Small Business Services: Cable companies as a whole have experienced considerable revenue growth in business services. Comcast and TWC still have considerable room for growth in the small business market, where the bulk of their revenue already lies. The service choices for many small businesses are expensive T1 services with meager download speeds of 1.5MB, mediocre DSL services and cable modem business services, which are the fastest of the lot. Cable companies have been leveraging these superior speeds, along with aggressive marketing campaigns, to rapidly capture revenue. Combined, Comcast and TWC will have more marketing and operational clout and will be positioned to pursue market share even more aggressively. In order to compete, AT&T, Verizon and others will have to step-up network investments for fiber and faster DSL services.
Medium and Large Businesses: The merger’s largest impacts on business services will be felt in the medium and large business segment. Currently, cable companies focus almost exclusively on enterprises with regional locations that fall within their on-net footprints. For multilocation connectivity, larger customers rely on companies like AT&T, Verizon, CenturyLink, Level 3 and others with large, national footprints of connected buildings (and years of expertise in connecting and serving enterprises with large retail and/or office footprints). The “new” Comcast will have a larger on-net footprint, greatly increasing its potential customer base. As the company improves its technical, operational and sales capabilities, it will become positioned to fiercely compete for revenues further and further up market.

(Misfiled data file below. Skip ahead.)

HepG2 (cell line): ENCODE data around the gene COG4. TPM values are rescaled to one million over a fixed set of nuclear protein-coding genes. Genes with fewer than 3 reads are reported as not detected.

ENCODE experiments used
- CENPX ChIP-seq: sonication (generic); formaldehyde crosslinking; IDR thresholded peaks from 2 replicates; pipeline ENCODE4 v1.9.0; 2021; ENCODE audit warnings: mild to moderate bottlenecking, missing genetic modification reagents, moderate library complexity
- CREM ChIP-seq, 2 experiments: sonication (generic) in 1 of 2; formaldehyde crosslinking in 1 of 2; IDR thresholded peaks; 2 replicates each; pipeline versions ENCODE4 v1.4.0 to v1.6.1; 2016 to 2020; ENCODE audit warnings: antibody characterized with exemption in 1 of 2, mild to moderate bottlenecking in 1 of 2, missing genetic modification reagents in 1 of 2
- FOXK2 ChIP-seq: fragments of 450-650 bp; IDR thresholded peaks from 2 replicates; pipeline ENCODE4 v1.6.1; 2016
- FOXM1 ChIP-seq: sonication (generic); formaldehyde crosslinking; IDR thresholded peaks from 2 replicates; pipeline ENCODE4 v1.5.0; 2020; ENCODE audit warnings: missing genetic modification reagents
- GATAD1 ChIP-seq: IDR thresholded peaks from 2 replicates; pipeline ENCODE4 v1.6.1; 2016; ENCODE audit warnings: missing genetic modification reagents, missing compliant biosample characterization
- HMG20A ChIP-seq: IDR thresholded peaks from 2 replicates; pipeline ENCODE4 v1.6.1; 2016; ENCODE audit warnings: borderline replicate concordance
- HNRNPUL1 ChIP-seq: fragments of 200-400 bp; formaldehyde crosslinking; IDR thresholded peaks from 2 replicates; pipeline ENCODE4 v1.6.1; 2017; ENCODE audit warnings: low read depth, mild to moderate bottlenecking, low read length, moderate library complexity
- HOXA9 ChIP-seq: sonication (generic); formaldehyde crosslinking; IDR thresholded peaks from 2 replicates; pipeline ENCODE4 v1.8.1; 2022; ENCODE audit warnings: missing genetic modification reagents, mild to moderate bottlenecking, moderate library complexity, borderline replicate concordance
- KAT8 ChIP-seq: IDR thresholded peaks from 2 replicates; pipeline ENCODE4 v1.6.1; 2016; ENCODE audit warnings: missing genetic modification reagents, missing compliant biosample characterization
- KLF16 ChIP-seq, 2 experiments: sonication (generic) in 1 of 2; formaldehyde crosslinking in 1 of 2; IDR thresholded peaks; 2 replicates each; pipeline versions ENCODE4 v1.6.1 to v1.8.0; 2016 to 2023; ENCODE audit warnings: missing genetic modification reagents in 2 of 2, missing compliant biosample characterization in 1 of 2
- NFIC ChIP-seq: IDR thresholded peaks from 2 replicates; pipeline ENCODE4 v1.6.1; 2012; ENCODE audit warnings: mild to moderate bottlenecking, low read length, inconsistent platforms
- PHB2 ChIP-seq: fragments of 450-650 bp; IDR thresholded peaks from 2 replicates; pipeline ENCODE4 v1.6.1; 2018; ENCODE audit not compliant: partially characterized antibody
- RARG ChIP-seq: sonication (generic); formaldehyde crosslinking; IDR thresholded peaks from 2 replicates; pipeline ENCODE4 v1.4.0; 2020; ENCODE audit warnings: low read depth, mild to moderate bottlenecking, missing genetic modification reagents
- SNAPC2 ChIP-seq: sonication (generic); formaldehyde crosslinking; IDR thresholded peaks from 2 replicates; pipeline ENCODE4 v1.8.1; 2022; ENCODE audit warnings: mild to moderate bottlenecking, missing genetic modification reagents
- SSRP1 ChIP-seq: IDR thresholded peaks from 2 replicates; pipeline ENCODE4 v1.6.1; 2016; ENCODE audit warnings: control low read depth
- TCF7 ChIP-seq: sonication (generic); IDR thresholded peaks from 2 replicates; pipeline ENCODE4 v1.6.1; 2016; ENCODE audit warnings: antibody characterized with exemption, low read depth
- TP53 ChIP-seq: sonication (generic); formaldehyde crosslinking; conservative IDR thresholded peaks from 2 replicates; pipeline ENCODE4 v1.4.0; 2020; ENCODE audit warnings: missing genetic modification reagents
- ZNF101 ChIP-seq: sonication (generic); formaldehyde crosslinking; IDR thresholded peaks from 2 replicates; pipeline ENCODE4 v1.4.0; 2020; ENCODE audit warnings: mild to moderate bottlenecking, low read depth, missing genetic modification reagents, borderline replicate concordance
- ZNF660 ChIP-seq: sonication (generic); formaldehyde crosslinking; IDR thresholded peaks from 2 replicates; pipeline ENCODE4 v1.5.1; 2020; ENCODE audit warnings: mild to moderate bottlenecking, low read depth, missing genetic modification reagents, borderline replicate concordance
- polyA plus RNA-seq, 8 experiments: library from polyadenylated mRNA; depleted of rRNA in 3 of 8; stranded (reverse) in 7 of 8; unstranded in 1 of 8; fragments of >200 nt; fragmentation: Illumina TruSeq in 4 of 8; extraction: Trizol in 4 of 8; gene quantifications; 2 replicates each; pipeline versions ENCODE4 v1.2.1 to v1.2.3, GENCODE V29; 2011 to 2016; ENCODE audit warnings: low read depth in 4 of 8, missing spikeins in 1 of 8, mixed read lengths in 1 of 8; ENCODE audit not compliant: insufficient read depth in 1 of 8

Wholesale/Wireless Backhaul: On the wholesale side, TWC, DukeNet and Comcast have collectively established a sizeable backhaul business by connecting their fiber networks to wireless towers and selling Ethernet backhaul services. With wireless data demand exploding, and wireless carrier small-cell buildouts ramping up, significant future revenue opportunity exists in wireless backhaul. The combined company will be able to make larger deals, which could come with lower bulk pricing and easier contract management for wireless carriers. Additionally, the general tendency for cable players to proactively build out their fiber networks will set them apart in making deals with wireless players.
High-end Business Services: Comcast itself will especially benefit from TWC’s expertise in high-end business services products. TWC is a leader in Ethernet service and one of a handful of providers earning MEF2.0 Certification in all six Ethernet product categories. TWC also has SIP trunking, data center services and other products that will benefit Comcast. The combined company also will experience larger gains from potential technology-based acquisitions of providers with innovative cloud-services offerings
The Bottom Line
This merger positions the combined company as the fourth-largest business services provider, behind AT&T, Verizon and CenturyLink with more tools to gain market position. At 5% market share, the new Comcast has a long runway ahead of it. Expect the new “Number Four” player to methodically gain small business customers and strategically add products and expertise to move up market.